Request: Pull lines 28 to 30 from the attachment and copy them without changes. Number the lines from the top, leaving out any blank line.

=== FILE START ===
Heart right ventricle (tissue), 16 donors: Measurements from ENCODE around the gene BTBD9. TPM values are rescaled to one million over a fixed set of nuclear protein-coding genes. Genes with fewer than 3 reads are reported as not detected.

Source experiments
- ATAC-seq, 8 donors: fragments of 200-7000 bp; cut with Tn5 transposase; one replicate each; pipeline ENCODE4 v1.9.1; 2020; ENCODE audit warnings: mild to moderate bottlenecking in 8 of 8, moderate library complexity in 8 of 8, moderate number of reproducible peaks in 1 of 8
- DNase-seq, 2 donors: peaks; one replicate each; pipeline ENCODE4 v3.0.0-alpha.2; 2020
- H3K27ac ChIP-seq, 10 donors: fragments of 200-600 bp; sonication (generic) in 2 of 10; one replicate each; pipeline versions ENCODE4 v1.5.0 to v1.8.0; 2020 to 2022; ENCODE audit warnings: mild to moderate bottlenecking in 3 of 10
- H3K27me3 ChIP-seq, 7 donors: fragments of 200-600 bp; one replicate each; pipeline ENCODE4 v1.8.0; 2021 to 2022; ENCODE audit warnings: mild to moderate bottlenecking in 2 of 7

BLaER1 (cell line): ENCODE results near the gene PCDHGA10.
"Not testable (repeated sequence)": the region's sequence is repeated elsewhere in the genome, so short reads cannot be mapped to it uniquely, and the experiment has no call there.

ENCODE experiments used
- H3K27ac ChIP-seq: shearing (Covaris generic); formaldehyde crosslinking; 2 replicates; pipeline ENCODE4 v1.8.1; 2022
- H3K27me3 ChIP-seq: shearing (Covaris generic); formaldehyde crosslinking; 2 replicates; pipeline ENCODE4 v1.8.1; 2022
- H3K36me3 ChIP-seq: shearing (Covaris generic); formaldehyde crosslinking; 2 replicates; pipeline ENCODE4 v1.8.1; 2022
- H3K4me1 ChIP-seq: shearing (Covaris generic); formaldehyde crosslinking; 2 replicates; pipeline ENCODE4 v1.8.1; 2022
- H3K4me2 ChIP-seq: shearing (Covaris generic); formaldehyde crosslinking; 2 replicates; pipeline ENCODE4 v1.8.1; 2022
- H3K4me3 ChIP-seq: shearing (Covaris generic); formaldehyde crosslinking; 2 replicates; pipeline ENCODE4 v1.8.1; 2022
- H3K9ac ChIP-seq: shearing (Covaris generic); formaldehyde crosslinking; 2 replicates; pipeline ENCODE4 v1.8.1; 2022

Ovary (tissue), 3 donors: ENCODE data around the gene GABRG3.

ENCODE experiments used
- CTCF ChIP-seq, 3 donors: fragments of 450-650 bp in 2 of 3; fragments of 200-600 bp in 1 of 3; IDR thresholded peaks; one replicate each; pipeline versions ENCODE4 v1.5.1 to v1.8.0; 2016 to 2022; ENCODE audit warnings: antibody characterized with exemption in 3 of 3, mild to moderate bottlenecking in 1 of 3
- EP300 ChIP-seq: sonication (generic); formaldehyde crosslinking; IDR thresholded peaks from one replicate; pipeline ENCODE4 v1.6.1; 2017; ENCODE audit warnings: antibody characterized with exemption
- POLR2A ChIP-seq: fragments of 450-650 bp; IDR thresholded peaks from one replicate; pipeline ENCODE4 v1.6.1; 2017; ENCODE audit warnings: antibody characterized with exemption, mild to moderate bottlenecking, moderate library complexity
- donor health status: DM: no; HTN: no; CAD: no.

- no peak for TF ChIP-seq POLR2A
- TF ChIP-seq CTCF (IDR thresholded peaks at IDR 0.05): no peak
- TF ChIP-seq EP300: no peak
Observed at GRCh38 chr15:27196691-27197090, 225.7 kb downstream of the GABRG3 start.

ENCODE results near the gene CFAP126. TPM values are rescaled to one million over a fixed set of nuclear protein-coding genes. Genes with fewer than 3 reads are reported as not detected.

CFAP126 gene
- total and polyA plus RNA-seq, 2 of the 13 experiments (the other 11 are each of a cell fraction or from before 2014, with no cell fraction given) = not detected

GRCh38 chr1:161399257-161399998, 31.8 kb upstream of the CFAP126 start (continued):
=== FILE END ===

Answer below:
CFAP126 gene
- total and polyA plus RNA-seq, 2 of the 13 experiments (the other 11 are each of a cell fraction or from before 2014, with no cell fraction given) = not detected

GRCh38 chr1:161399257-161399998, 31.8 kb upstream of the CFAP126 start (continued):